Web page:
thanks. it is undercoating, not rustproofing of the car. my current car had both and it is an 89 Legend with no rust. i did take care of it and it was kept in a garage so i am not sure how much of a difference either the undercoating or rustproofing meant.
  • blueguydotcomblueguydotcom Posts: 6,257
    This applies to new cars too...

    http://www.edmunds.com/advice/buying/articles/43096/page007.html

    Undercoating is a scam. Jjust like all the other add-ons dealerships try.
  • autonomousautonomous Posts: 1,769
    my current car had both and it is an 89 Legend with no rust. i did take care of it and it was kept in a garage so i am not sure how much of a difference either the undercoating or rustproofing meant

    If you intend to keep your new car for a while (5+ years) and you live in an area that regularly salts its roadways, proper rustproofing makes sense. In fact, in Canada it's a bit of a religion. Most of us can avoid surface rust with some regular cleaning; what is more difficult to combat is the rust that you cannot see, for example the rust caused by trapped moisture inside the doors or under the car. The rustproofing should not just coat the car but repel moisture. The Krown treatment I use is applied annually to ensure that no gaps have been created since the last application; several police forces and the Canadian military have it applied on their equipment. By the way, keeping a car inside is effective if your garage is unheated; heated garages promote thawing which converts that snow-salt to convert to rust soup.
  • mdaffronmdaffron Posts: 4,421
    Was that you on Hull Street Saturday evening around 8:20? I was in the left-hand lane, heading west, and you (or whoever that was in a Velocity Red 3 hatch) was in the right-hand lane, heading west too. I first saw the car near the front of Costco, and lost sight of it around Genito Road. There was too much traffic to get over to see the plate -- we wound up at the stoplight in front of Costco side-by-side, but there was a big pickup truck in the middle lane between us. I honked and honked when I could, between cars, but the driver of the other 3 was kinda zoned!!!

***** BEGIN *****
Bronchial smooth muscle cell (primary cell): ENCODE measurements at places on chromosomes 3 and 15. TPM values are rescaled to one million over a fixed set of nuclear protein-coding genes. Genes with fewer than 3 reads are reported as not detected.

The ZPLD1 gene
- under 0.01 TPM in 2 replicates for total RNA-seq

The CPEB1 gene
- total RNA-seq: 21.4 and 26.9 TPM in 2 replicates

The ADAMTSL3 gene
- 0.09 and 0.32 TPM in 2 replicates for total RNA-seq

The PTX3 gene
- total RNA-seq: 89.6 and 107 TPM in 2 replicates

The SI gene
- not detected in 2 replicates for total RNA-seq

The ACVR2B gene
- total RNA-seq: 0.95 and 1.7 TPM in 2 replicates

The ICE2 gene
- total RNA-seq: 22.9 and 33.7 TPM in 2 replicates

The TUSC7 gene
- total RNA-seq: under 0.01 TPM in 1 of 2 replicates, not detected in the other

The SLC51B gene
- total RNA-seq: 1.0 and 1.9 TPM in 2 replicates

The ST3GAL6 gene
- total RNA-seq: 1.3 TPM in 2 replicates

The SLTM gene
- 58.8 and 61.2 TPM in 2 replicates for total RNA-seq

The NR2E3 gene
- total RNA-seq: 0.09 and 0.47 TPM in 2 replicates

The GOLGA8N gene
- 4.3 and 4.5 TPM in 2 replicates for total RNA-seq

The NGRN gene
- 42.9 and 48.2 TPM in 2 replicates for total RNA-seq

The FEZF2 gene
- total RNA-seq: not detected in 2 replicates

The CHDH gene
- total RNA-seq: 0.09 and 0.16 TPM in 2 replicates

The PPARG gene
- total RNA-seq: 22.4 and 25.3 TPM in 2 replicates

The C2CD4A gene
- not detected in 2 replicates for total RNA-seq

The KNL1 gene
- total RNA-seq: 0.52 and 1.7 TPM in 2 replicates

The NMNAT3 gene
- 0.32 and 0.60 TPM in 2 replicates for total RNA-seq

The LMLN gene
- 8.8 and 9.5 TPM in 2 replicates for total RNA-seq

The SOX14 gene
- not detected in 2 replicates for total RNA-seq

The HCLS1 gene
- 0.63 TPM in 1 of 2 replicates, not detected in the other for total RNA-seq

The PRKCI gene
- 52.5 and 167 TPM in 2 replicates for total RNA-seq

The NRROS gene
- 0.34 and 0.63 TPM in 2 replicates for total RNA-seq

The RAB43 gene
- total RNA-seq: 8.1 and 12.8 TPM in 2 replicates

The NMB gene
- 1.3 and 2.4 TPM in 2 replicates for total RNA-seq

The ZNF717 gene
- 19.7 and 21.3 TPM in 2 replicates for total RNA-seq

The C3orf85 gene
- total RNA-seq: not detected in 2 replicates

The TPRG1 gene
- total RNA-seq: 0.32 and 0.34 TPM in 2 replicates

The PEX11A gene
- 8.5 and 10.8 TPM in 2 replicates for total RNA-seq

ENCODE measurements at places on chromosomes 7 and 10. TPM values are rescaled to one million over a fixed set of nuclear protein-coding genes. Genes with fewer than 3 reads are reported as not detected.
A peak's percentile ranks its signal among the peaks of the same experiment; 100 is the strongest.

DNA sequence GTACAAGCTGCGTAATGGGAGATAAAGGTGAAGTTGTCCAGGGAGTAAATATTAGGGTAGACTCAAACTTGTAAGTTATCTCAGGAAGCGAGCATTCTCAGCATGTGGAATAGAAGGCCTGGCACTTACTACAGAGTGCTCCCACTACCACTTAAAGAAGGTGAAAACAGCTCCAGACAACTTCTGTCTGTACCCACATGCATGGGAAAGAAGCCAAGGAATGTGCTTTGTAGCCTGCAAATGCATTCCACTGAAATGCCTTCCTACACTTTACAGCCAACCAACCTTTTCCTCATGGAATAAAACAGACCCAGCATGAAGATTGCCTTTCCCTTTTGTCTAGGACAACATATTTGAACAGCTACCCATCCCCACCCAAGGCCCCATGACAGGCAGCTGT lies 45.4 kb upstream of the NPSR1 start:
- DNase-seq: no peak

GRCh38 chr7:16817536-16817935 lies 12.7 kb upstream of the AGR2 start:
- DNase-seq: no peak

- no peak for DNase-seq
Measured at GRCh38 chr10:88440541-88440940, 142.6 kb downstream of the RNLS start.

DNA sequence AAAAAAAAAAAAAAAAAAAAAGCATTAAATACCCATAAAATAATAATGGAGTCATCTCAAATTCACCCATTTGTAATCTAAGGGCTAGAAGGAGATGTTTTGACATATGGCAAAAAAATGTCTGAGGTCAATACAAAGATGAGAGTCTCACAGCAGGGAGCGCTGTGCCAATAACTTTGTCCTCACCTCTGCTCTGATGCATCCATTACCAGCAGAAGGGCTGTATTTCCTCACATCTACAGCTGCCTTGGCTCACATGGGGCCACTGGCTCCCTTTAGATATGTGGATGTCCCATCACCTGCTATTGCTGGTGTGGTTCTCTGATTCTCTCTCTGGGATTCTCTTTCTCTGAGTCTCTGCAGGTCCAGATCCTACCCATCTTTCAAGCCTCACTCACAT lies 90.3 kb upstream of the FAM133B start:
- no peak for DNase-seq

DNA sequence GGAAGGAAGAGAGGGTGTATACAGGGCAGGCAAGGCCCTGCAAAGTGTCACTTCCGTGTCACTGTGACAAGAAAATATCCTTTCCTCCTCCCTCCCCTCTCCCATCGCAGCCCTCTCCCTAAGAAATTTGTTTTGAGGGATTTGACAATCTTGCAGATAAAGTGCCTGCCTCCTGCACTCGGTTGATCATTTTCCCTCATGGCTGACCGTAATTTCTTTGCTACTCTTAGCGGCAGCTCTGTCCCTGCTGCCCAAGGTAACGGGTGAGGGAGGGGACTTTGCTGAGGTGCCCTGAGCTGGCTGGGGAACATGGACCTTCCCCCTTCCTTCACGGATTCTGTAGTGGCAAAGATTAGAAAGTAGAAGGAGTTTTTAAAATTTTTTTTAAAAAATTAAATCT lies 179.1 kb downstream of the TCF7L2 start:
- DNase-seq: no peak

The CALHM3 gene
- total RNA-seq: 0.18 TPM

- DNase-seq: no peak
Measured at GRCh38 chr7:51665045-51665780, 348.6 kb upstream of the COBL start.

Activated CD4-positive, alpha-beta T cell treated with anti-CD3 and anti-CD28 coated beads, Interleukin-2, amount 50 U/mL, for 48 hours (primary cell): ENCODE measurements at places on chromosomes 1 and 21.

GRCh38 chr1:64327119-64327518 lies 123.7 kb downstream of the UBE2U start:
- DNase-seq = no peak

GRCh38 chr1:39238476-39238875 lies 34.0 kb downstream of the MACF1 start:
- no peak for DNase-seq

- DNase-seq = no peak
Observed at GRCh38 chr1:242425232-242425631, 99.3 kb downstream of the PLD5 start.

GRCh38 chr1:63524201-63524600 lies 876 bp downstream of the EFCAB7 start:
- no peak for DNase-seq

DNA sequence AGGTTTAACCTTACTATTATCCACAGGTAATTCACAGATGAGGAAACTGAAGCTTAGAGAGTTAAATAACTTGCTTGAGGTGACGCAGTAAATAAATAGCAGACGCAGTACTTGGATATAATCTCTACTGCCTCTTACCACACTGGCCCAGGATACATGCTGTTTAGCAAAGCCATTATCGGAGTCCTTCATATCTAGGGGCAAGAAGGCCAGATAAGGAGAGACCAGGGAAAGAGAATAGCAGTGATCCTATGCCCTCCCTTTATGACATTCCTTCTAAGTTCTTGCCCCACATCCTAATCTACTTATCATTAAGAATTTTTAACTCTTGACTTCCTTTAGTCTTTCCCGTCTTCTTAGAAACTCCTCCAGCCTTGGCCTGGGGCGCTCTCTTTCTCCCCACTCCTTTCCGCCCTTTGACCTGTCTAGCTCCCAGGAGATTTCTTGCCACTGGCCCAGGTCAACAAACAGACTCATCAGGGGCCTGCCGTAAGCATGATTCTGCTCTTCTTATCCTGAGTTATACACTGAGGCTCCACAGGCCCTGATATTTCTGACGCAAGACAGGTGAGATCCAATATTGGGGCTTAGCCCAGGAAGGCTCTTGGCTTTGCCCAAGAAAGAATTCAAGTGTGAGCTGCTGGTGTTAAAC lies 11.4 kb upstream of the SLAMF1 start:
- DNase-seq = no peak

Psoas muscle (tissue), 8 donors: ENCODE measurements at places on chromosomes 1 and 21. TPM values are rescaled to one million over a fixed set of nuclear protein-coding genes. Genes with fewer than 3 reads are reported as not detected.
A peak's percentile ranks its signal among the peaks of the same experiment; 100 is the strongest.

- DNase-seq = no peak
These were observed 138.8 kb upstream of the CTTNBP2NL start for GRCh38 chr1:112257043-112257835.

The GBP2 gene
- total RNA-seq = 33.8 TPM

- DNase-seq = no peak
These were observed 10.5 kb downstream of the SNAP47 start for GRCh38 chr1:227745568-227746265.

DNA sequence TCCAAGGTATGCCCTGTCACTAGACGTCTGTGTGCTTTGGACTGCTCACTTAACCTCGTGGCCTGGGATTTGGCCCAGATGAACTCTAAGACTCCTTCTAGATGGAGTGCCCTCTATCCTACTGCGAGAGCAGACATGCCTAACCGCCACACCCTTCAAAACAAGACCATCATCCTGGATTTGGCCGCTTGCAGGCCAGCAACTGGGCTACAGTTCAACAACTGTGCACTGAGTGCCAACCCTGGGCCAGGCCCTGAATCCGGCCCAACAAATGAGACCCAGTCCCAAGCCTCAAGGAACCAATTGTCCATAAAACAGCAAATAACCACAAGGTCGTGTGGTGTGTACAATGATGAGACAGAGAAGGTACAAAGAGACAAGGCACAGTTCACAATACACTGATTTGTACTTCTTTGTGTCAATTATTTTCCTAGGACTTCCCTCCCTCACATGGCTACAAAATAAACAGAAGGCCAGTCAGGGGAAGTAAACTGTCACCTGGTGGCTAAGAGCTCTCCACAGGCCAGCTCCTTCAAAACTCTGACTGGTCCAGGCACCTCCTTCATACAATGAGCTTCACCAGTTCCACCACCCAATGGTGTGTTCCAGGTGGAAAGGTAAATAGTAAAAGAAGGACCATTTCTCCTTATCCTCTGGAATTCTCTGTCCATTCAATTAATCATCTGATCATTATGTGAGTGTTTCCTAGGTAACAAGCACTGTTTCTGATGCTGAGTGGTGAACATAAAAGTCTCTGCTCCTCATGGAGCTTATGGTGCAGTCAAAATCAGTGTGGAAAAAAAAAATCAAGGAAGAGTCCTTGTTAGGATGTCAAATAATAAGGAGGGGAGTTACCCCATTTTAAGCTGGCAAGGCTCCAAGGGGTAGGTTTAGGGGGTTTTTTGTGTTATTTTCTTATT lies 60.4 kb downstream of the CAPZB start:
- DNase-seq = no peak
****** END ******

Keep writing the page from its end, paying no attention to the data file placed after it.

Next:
Meade
  • kapuskapus Posts: 11
    thanks for the information. it seems that there is conflicting opinions on this subject with no real definitive answers.
  • mazda6smazda6s Posts: 1,901
    In any case, if you go for the undercoating use a company that specializes in it, not your local dealer.
  • mdaffronmdaffron Posts: 4,421
    The dealer contracts that stuff out usually.

    We had it done to my wife's 2002 Protege5 when we bought it in January 2002. It's a thick, rubbery compound -- not the sticky tar stuff many may think of -- that is actually a little flexible when you push your finger on it. Not only did it cover nearly everything under the car and in the wheel wells, it also made her car quite a bit quieter than the interior of my 2000 Protege ES with the same tires. I probably wouldn't do it again (and I didn't on my 2005 Mazda3 hatch) -- but since the 2002 was our fifth new Mazda from this particular dealership, they threw it in for practically nothing -- and it made my wife happier with her purchase. What price spouse satisfaction, I ask?

    :shades:

    Meade
  • zzdadzzdad Posts: 5
    Meade:

    Not me , I have been Tampa, FL for the past few days. That ZZ must be a non forum owner, I would have acknowledged.

    Back in town later this week.

    mike
  • z71billz71bill Posts: 2,000
    It would be better for your car to just throw a stack of $20 bills in the toilet -

    Undercoating does more harm than good - traps water and salt and makes it impossible to wash off the underside of your car - I would not let them do this to my car even if they wanted to throw it in for free.

    Back in the 1970's it was normal to see a 3 year old car with rust spots - (any where salt was used on the roads) - Today you see cars that are 7-10 years old that do not show any signs of rust.

    But if you still have doubts - and think this is what you want to do -

    Then at least - ask them to let you watch the rust proofing of another car - before you let them do yours. I think after you see what they really do you will change your mind.
  • kyfdxkyfdx Posts: 29,827
    I have to agree with this...

    I wouldn't want all of that on the underside of my car.... keeping air from the exhaust, etc.. Any idea of the running temperature of a catalytic converter?

    And...I live in an area where roads are heavily salted...